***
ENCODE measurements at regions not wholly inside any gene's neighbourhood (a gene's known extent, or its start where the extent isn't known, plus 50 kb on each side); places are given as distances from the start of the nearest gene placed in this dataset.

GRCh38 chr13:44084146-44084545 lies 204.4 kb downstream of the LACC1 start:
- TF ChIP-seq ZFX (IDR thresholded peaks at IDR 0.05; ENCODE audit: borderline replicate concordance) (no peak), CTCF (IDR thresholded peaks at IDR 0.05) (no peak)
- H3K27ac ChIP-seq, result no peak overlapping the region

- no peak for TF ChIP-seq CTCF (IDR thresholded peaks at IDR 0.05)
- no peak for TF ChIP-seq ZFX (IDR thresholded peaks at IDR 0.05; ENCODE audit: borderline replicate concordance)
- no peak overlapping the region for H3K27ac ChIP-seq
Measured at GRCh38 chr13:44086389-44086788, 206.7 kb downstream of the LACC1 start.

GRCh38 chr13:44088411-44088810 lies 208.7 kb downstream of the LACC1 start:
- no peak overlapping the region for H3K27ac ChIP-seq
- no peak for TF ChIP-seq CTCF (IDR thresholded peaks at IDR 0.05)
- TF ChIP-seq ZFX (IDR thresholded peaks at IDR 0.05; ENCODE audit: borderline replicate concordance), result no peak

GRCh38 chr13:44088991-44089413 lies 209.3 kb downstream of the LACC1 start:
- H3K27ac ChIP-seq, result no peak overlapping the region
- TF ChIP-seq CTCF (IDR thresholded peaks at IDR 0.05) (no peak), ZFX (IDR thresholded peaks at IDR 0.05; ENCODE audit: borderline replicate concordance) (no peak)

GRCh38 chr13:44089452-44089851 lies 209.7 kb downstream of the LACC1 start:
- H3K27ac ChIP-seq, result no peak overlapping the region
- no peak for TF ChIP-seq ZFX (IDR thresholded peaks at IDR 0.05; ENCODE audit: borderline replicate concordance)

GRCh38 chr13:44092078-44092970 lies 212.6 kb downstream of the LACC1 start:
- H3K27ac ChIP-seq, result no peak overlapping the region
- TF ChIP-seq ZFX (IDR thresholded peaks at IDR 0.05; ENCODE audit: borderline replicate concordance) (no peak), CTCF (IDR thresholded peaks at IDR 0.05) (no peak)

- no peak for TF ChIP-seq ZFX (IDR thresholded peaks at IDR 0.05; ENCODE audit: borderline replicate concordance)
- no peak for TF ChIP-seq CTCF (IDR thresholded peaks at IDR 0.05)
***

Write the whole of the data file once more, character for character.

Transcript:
ENCODE measurements at regions not wholly inside any gene's neighbourhood (a gene's known extent, or its start where the extent isn't known, plus 50 kb on each side); places are given as distances from the start of the nearest gene placed in this dataset.

GRCh38 chr13:44084146-44084545 lies 204.4 kb downstream of the LACC1 start:
- TF ChIP-seq ZFX (IDR thresholded peaks at IDR 0.05; ENCODE audit: borderline replicate concordance) (no peak), CTCF (IDR thresholded peaks at IDR 0.05) (no peak)
- H3K27ac ChIP-seq, result no peak overlapping the region

- no peak for TF ChIP-seq CTCF (IDR thresholded peaks at IDR 0.05)
- no peak for TF ChIP-seq ZFX (IDR thresholded peaks at IDR 0.05; ENCODE audit: borderline replicate concordance)
- no peak overlapping the region for H3K27ac ChIP-seq
Measured at GRCh38 chr13:44086389-44086788, 206.7 kb downstream of the LACC1 start.

GRCh38 chr13:44088411-44088810 lies 208.7 kb downstream of the LACC1 start:
- no peak overlapping the region for H3K27ac ChIP-seq
- no peak for TF ChIP-seq CTCF (IDR thresholded peaks at IDR 0.05)
- TF ChIP-seq ZFX (IDR thresholded peaks at IDR 0.05; ENCODE audit: borderline replicate concordance), result no peak

GRCh38 chr13:44088991-44089413 lies 209.3 kb downstream of the LACC1 start:
- H3K27ac ChIP-seq, result no peak overlapping the region
- TF ChIP-seq CTCF (IDR thresholded peaks at IDR 0.05) (no peak), ZFX (IDR thresholded peaks at IDR 0.05; ENCODE audit: borderline replicate concordance) (no peak)

GRCh38 chr13:44089452-44089851 lies 209.7 kb downstream of the LACC1 start:
- H3K27ac ChIP-seq, result no peak overlapping the region
- no peak for TF ChIP-seq ZFX (IDR thresholded peaks at IDR 0.05; ENCODE audit: borderline replicate concordance)

GRCh38 chr13:44092078-44092970 lies 212.6 kb downstream of the LACC1 start:
- H3K27ac ChIP-seq, result no peak overlapping the region
- TF ChIP-seq ZFX (IDR thresholded peaks at IDR 0.05; ENCODE audit: borderline replicate concordance) (no peak), CTCF (IDR thresholded peaks at IDR 0.05) (no peak)

- no peak for TF ChIP-seq ZFX (IDR thresholded peaks at IDR 0.05; ENCODE audit: borderline replicate concordance)
- no peak for TF ChIP-seq CTCF (IDR thresholded peaks at IDR 0.05)